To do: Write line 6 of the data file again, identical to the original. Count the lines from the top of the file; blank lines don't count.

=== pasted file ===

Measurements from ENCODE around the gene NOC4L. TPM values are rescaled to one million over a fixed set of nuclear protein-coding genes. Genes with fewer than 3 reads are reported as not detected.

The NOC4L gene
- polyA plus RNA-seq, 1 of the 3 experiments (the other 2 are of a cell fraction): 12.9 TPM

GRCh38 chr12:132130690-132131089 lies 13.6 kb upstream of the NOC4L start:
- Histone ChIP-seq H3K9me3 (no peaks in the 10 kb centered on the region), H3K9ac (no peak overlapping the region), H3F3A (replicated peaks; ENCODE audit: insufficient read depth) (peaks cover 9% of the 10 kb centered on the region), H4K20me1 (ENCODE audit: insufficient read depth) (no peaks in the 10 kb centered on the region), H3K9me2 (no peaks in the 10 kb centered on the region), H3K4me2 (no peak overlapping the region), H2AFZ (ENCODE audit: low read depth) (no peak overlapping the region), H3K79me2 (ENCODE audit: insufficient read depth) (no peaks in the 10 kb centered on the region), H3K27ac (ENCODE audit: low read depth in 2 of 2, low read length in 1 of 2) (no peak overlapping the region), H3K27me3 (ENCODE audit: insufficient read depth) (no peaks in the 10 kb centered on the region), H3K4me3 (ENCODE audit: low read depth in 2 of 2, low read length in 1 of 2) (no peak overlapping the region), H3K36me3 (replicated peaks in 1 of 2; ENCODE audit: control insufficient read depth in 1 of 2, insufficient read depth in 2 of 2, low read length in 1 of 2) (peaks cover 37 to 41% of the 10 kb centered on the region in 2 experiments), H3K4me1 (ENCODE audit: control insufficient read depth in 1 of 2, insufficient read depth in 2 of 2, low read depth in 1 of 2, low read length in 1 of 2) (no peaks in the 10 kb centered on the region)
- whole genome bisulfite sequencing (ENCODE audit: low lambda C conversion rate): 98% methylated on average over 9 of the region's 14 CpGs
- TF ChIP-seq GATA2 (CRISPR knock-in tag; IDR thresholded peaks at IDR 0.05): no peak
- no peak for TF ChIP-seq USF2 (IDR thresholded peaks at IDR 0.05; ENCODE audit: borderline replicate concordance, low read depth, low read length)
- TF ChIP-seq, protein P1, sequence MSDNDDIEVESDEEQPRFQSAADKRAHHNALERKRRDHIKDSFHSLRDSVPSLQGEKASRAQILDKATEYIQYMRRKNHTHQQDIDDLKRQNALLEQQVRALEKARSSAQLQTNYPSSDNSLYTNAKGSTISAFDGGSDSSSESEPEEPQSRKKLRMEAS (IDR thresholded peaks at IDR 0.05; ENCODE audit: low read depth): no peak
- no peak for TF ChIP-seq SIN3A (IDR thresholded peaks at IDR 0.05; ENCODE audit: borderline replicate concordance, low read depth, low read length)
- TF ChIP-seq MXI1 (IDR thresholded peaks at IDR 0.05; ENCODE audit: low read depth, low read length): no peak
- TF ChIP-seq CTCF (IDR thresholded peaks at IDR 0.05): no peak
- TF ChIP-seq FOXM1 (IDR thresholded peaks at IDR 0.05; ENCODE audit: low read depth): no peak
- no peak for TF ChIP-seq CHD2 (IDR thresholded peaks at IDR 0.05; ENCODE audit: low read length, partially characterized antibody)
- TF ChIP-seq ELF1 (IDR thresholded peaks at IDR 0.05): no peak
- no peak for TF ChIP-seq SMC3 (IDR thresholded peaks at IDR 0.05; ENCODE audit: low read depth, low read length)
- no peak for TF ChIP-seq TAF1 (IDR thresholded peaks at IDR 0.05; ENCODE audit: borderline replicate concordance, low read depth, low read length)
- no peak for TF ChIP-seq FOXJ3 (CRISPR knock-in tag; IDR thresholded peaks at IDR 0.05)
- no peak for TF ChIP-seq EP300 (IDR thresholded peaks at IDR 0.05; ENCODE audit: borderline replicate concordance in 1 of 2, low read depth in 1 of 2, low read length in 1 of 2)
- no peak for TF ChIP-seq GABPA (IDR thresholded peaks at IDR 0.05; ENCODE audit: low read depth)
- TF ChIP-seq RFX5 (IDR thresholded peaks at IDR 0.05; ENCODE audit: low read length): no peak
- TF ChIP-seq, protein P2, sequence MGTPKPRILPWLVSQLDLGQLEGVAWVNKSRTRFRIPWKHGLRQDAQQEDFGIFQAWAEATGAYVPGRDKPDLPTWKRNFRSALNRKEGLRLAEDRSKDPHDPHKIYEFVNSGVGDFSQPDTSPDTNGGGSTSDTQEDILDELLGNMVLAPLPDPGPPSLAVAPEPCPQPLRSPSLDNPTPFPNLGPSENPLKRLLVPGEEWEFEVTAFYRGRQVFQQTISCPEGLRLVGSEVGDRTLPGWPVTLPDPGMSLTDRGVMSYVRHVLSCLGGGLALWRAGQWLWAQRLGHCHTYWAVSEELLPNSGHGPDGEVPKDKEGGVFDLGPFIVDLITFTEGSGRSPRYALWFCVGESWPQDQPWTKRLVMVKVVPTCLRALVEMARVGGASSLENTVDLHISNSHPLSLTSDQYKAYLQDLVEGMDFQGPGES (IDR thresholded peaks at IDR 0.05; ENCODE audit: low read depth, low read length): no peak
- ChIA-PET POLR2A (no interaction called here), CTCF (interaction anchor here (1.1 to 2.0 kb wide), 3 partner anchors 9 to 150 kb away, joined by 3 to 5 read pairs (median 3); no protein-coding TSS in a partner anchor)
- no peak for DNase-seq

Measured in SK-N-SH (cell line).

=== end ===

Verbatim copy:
- whole genome bisulfite sequencing (ENCODE audit: low lambda C conversion rate): 98% methylated on average over 9 of the region's 14 CpGs